Gender Roles In Dante's Inferno

1440 Words6 Pages
Feminism Throughout Dante’s ‘Inferno’ Medieval Europe, was not the idea place for a woman. They were often surrounded by mystery and misunderstanding. Often portrayed as lessor than man, manipulative and in some cases, evil. However they did have a place in Medieval Literature, or at least according to Dante Alighieri. Dante’s poem ‘Inferno’ has several female characters spread throughout its cantos, to include Beatrice, Lucia and Mary. None of which are revealed as sinners in the ‘Inferno’, but with great power never the less. Medieval literature often portrayed women characters as inferior to the men of the time. Women stayed home and cared for their husbands and family having little to do with any kind of political issues or community.…show more content…
Lucia, a woman who is described as “pure” and “moral,” was the first to summon Beatrice to the aid of Dante. (Parker, n.d.). Lucia is referred to as the “foe of everyday cruelty,” and represents the “divine light” (2:100). It is thought that Mary informed Lucia of Dante’s journey through the Inferno. Mary was so moved by Dante’s journey she called out to Lucia for her assistance in helping him. “Your faithful follower now has need of you: I give him over to your loving care” (2:94-96). Although her role is great in the poem she is mentioned only a few times. It is said that Dante had a “special devotion for her” or a devotion to the “light of Truth” she represents (Esolen). Lucia’s role is to guide Dante through Purgatory. Robert Harrison, a professor of Italian Literature at Stanford University calls Lucia’s a “reinforcement” of Virgil’s attempt to show Dante his true courage (Harriosn, 2012). Lucia’s role is often thought of as a guidance for Virgil. Lucia was portrayed as having great strength as well as she carried Dante out of Purgatory. Lucia came to Virgil and said to him “I am Lucia. Allow me to take this man, still sleep, so I may speed him on his way above”…show more content…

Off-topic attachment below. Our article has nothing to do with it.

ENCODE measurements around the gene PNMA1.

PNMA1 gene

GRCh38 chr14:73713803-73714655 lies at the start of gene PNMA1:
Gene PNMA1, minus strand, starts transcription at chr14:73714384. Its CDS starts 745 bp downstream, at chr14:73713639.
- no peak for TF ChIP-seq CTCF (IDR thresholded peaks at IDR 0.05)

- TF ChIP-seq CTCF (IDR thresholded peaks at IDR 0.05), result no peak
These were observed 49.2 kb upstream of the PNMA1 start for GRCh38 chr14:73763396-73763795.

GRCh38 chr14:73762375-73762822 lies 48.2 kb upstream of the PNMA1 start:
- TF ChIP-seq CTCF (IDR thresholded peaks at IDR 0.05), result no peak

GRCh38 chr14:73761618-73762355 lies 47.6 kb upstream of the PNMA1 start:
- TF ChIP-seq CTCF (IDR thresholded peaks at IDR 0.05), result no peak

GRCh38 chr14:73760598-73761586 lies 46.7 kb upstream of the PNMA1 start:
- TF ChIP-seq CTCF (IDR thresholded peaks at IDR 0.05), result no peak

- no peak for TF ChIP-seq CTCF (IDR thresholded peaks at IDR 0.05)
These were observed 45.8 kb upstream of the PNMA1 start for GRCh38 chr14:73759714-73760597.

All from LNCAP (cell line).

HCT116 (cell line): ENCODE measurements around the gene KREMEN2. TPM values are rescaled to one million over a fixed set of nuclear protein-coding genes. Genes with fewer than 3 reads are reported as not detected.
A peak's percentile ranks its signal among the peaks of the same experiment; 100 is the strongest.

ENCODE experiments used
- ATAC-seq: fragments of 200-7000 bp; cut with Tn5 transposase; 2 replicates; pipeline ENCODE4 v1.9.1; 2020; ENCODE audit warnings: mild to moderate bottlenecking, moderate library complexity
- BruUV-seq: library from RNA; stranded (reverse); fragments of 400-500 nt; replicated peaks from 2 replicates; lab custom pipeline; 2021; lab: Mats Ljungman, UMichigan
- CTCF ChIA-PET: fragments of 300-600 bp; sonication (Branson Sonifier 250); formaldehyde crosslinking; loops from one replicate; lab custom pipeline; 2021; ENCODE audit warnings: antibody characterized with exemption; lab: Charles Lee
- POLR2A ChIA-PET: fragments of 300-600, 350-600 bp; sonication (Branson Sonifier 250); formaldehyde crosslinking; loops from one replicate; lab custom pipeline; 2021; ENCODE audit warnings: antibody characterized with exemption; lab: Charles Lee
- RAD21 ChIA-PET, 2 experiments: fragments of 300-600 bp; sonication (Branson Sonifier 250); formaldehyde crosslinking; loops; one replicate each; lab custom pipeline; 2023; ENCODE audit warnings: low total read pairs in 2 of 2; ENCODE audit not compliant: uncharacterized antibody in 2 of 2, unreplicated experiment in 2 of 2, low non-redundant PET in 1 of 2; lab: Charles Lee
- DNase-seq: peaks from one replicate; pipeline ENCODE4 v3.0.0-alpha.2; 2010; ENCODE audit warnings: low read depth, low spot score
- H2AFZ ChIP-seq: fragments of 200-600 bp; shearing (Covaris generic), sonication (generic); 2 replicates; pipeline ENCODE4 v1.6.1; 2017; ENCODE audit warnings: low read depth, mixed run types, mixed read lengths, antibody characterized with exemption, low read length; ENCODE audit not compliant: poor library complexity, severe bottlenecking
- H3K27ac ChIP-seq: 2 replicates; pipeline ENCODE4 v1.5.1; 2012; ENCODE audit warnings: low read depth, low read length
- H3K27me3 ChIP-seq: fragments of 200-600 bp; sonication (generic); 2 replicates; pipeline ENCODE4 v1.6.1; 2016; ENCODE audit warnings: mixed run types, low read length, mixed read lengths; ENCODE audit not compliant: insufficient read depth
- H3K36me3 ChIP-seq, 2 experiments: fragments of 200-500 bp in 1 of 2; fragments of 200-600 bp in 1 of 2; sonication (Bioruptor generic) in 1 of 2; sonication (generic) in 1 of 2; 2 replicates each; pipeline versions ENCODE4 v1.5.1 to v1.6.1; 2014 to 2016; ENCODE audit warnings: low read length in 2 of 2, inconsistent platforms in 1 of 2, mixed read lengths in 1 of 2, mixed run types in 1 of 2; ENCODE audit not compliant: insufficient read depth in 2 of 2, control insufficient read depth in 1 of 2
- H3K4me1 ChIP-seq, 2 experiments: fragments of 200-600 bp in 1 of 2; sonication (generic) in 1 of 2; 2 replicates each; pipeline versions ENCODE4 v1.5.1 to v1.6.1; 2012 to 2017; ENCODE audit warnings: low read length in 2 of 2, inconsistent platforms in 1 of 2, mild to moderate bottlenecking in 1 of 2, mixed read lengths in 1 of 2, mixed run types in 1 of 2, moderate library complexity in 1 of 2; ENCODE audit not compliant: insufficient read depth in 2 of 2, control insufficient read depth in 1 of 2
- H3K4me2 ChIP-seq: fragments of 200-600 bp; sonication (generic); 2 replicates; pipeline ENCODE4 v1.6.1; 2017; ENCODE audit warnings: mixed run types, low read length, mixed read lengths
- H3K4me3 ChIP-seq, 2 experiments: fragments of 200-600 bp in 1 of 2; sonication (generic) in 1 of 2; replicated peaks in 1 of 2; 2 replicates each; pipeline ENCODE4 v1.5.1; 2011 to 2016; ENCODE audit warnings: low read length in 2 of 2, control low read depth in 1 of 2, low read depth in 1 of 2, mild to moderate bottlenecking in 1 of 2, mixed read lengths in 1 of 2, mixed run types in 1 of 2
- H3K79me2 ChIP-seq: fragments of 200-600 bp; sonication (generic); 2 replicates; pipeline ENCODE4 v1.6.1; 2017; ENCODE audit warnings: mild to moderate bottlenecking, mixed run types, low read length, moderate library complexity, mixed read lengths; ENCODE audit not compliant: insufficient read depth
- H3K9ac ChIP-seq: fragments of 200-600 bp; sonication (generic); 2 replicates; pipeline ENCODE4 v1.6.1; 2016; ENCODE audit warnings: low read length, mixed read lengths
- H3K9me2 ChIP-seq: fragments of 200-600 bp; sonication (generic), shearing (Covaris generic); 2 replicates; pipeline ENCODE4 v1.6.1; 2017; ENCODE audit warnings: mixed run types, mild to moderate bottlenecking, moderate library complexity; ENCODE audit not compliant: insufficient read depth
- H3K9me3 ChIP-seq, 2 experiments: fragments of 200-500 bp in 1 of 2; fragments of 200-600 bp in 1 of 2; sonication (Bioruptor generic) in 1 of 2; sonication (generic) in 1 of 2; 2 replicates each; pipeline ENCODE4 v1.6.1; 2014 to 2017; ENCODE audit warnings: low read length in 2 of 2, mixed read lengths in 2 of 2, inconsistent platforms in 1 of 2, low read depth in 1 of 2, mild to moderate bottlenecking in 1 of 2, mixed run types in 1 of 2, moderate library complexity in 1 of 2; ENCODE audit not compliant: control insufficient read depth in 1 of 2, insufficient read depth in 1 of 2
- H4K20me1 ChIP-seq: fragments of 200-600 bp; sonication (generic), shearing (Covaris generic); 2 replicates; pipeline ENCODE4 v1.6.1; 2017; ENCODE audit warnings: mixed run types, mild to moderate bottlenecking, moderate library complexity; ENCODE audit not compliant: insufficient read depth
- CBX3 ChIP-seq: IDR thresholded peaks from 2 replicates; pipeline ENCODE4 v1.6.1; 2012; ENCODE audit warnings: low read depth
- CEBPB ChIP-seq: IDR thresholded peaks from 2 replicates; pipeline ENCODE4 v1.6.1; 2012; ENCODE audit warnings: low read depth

He used several of the women of that time period in the ‘Inferno’ as well. Although some were in Hell for reasons that were not as wholesome or moral they two were betrayed as beautiful. Their roles are surrounded by love and lust, to which they were sent into the inferno for. Francesca da Rimini an adulteress who must forever “weather the storms” for her sins. (Editors, 2012). Her punishment of constant storms and winds, fitting for the crime of lust and love, that she found herself carried away with. She is never to find true peace in the second circle of hell. After Dante encounters Francesca, he is so over whelmed by pity for her situation he faints. Dante is moved with “pity” for Francesca’s “pain” as he tells her his heart is broken for her (5:116) Dante is heartbroken for Francesca and through “compassion” fainted (5:135). Dante crosses into the eight circle of Hell and finds Thais, who was sent to the hell for “returning false answers” when asked questions by her husband (Editors, 2012). Dante tells of her eternal suffering buried in “excrement” as punishment for her lies (Editors, 2012). Thais was untruthful with her husband, which lead to her placement in the Inferno. Tiresias is also a woman in the eight circle of hell for actions. Due to her sin of transfiguration from a man into a woman she is forever forced to wear her “head on backwards.” (Editors, 2012).

    More about Gender Roles In Dante's Inferno

      Open Document